Cumulative Miles: 1072.5
We were treated to a nice breakfast at "Little Haven" just outside Belden before returning to the trail for a big climb. (Thank you Braatens for the hospitality).
We dragged our feet because we knew we were facing one of the biggest steepest climbs of the entire PCT. It held a grade 2-3 times steeper than the usual grade of the trail, and climbed close to 5000 feet in less than eight miles. Our packs were loaded full for a 5-6 day leg to Sierra City, and the climb was waterless, so we were packing heavy water loads.
After a quick stop at the store, we donned our packs and made the ascent, which turned out to be easier than expected, but it would be a lie to say that our legs didn't quiver with fatigue for perhaps the first time on the trail. As we made our climb, we were dropped into a treeless stretch which offered amazing views in all directions. The trail was dense with ferns, and even thicker with the rich green smell of the plant.
We took lunch two-thirds of the way up the climb. Stunning views in all directions, and more hill to climb. At times the hillside was so steep, it was a wonder any vegetation grew at all. As we finished our climb, we were offered a few flat miles with wide even tread making our walk simple, and allowing our bodies to catch a break before we climbed up into the snow.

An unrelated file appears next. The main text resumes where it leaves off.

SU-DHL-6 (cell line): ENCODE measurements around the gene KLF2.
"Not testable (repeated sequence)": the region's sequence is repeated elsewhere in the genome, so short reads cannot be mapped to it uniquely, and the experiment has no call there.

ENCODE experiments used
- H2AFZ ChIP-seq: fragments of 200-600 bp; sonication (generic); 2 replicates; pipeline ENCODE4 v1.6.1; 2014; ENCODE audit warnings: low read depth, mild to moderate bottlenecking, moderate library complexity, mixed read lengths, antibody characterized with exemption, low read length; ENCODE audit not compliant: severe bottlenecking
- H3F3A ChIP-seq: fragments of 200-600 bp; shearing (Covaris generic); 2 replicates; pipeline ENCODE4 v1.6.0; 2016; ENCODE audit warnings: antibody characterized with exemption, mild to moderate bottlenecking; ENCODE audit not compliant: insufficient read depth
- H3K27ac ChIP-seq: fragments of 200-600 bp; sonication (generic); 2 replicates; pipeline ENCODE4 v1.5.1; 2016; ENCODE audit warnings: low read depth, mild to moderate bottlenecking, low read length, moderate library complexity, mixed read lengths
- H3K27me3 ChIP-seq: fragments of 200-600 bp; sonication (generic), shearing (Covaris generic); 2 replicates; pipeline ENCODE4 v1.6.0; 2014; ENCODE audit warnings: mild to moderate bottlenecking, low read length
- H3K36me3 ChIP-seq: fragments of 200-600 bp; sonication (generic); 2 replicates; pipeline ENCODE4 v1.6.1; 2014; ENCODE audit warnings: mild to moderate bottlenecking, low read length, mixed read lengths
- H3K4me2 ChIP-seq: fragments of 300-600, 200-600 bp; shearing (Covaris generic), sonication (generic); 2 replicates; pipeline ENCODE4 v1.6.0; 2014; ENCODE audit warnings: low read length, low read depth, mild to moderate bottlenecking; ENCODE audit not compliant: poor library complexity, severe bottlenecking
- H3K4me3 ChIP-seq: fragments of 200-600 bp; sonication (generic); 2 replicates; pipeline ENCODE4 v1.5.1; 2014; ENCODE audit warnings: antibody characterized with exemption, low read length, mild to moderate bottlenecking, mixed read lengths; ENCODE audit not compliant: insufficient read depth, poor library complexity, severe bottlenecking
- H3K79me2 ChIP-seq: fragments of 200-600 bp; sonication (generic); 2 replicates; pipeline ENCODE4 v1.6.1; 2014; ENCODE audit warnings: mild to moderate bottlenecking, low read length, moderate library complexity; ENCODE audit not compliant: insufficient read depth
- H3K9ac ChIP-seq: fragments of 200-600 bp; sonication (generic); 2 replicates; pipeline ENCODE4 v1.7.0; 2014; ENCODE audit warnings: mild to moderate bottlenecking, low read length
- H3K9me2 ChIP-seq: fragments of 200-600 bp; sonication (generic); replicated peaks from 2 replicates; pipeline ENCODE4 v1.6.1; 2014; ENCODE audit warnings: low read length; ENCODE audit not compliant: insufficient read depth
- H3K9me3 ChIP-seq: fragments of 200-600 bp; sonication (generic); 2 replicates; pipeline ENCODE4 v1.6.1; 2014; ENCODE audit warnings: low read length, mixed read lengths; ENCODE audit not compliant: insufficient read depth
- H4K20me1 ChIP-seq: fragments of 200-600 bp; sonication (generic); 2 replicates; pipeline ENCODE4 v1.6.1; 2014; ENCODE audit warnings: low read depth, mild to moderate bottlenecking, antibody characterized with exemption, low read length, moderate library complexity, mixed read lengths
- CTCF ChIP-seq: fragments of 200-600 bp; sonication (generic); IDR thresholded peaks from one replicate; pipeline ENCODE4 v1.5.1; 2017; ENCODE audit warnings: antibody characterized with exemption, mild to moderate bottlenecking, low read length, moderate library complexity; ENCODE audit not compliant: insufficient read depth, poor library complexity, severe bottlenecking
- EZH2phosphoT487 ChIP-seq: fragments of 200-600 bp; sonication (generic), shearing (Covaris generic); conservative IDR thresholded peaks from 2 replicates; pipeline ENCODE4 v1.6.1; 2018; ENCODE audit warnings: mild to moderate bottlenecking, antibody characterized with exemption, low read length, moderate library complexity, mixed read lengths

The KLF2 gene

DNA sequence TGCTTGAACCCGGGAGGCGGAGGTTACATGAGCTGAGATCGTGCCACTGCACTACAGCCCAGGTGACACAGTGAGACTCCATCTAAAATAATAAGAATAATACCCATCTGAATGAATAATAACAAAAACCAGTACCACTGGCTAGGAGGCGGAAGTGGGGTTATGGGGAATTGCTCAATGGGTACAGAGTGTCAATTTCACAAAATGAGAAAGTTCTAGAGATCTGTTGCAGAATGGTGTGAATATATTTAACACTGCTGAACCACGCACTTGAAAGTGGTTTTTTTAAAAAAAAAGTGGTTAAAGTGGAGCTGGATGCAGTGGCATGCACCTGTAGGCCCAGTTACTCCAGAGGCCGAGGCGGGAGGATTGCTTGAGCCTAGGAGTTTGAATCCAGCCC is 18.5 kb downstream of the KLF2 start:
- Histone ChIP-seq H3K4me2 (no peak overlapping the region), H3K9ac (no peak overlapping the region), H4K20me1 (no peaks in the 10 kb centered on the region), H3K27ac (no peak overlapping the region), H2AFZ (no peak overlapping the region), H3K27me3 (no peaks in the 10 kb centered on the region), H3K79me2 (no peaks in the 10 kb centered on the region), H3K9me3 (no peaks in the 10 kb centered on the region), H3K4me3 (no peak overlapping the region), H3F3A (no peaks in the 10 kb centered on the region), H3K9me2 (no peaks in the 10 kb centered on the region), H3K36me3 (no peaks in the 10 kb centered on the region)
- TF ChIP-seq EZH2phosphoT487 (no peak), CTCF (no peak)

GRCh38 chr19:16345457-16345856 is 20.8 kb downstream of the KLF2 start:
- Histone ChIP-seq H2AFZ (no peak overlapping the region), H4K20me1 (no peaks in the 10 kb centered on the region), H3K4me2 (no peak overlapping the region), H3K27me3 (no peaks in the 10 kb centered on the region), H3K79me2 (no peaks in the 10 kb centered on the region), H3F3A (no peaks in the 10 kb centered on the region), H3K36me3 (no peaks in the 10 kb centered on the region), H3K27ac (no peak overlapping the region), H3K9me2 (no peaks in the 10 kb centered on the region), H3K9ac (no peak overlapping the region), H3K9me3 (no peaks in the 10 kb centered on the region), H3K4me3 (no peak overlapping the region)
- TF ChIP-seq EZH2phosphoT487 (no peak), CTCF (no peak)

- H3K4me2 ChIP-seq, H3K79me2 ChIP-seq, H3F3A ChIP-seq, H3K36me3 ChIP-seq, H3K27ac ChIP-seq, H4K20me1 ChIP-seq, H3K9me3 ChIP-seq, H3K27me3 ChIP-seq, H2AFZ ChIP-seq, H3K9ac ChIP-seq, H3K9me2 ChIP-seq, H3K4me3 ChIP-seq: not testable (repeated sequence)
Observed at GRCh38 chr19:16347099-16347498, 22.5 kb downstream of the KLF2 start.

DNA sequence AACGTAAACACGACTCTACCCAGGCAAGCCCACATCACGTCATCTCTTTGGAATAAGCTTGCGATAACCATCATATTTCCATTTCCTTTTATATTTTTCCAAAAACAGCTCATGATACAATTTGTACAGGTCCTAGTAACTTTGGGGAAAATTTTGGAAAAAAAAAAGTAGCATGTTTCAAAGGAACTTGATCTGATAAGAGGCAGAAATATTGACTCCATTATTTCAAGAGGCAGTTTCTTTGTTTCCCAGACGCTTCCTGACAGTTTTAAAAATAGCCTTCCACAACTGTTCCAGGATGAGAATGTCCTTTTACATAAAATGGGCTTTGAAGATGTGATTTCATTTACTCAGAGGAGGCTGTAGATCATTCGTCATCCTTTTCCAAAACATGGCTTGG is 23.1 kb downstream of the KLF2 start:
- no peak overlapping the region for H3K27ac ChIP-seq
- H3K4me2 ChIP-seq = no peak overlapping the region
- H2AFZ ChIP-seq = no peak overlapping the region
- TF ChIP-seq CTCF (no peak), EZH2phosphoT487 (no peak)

Taking a rest at a stream ten miles up, we filtered water before moving along again. Five hundred feet further, we were met with a creek which required us to stop and take our shoes off to cross.
While the snow was fatigueing, the trail was easily found allowing us to move at a decent pace. As we neared the top of the ridge, which we walked along for the remainder of the day, we looked down upon Silver Lake, a mid-sized lake complete with an island in the middle of its blue waters.
Trudging over the snow, we bumped up and down all the small crests of the ridge until finally arriving at our camp. Not long before reaching our site, we noticed mountain lion prints in the snow, just beside another person's tracks. It was evident the hiker was being tracked out of curiosity by the cat. We wondered if our prints would soon be greeted with the paws of another mountain lion.
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